Chinese classical music often tells a story but has no lyrics, and traditional pipa music is no different. Traditional pipa music can be categories in many different ways based on tempo or structures. The most common classification is the one that based on musical style and artistic expression, and traditional pipa music is then divided into three categories, namely Wuqu (Martial tune), WenQu (lyrical tune), and WenWuQu (Lyrical and martial tune).
WuQu refers to music that depicts a story without lyrics. The characteristic of WuQu is that it often incorporates various fingering techniques that produce vivid sound effects to bring the audience to the story. Examples would be Ambush from All Sides and The Unarming Conqueror.
Here is the video of my performing The Unarming Conqueror at the Bowers Museum in 2011.
WenQu, as its English translation suggests, is music that are often lyrical and calm. Its focus, instead of telling you a story, is usually to express the feeling of the subject and paint an audio picture of the beautiful scenery. Examples would be High Moon and River Flowers in Moonlight.
Here is the video of my performing River Flowers in Moonlight with Ms. Jillian Liao (GuZheng) at the Bowers Museum in 2011.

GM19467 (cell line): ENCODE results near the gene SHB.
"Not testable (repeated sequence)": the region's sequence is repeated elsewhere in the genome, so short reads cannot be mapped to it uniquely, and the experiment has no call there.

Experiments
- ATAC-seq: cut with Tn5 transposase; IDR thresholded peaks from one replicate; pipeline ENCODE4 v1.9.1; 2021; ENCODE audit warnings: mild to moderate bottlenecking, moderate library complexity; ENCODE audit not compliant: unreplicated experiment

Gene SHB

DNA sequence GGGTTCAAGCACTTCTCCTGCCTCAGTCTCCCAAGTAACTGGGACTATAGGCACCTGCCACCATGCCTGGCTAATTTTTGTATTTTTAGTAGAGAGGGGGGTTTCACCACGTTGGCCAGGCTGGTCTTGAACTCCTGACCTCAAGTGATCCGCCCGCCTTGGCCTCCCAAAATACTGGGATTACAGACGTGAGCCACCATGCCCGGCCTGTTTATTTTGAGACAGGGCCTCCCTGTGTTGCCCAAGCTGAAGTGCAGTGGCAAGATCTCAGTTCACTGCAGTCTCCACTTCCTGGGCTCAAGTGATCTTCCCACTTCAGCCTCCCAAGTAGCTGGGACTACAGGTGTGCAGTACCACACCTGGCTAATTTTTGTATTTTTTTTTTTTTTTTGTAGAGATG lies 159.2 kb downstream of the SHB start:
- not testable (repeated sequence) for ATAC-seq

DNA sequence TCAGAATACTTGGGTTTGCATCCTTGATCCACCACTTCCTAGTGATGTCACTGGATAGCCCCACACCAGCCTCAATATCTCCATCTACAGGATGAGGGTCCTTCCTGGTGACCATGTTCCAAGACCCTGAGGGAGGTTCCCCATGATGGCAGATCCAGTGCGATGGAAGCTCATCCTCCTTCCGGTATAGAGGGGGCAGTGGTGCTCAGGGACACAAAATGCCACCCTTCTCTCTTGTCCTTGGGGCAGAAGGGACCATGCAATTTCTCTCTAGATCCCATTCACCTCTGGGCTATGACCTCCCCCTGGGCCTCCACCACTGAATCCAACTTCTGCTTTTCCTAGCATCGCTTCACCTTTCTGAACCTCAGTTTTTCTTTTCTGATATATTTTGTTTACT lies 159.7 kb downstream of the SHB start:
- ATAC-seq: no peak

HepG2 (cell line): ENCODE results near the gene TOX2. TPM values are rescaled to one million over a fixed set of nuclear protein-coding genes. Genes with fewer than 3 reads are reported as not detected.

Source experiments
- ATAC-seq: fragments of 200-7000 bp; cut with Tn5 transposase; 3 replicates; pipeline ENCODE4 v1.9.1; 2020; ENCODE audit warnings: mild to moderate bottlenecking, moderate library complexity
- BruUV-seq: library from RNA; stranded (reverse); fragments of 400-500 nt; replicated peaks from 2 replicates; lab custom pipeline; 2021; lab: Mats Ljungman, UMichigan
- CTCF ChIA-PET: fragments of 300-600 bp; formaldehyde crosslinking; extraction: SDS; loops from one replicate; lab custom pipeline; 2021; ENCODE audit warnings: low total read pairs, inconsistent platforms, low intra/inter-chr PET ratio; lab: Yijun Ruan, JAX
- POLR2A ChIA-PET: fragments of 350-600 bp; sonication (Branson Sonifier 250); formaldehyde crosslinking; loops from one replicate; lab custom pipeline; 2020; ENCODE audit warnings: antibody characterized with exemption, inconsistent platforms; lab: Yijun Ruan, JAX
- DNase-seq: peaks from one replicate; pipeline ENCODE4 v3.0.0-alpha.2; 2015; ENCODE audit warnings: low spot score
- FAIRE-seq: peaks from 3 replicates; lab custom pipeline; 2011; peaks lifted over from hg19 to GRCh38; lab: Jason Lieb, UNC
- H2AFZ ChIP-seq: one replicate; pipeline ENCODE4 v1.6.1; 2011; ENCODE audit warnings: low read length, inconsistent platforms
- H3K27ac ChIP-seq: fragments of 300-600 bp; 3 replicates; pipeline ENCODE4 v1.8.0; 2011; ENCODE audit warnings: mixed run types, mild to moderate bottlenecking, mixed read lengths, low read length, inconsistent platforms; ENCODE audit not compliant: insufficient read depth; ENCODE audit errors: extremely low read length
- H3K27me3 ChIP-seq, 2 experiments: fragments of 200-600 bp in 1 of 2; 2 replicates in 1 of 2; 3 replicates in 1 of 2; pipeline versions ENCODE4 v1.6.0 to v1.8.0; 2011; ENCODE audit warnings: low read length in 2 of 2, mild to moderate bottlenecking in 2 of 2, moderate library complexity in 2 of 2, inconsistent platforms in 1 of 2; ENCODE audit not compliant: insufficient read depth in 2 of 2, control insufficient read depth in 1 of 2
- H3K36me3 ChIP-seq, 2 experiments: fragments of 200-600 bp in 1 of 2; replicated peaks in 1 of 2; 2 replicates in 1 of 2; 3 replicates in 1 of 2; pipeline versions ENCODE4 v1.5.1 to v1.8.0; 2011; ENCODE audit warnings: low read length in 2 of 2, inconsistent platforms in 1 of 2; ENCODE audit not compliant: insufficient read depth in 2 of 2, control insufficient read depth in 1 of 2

WenWuQu, as its name suggests, refers to music that is a combination of WuQu and WenQu. Although it is also sometimes called DaQu(Grand Opus), the composition does not necessarily have to be long in length. The music is often refreshing and vivid because of its unrestricted uses of techniques from both WuQu and WenQu. An example would be Spring Sun on Snow
Audio file: Spring Sun on Snow
from album Restoration – Wan Yeung Pipa Music (2010)
Spring Sun on Snow is a famous piece of pipa WenWuQu (Lyrical and martial tune), which is unrestrictive on the techniques choices. Through its lively melodies and driving force of rhythm, the piece depicts the scene of spring reanimating the land.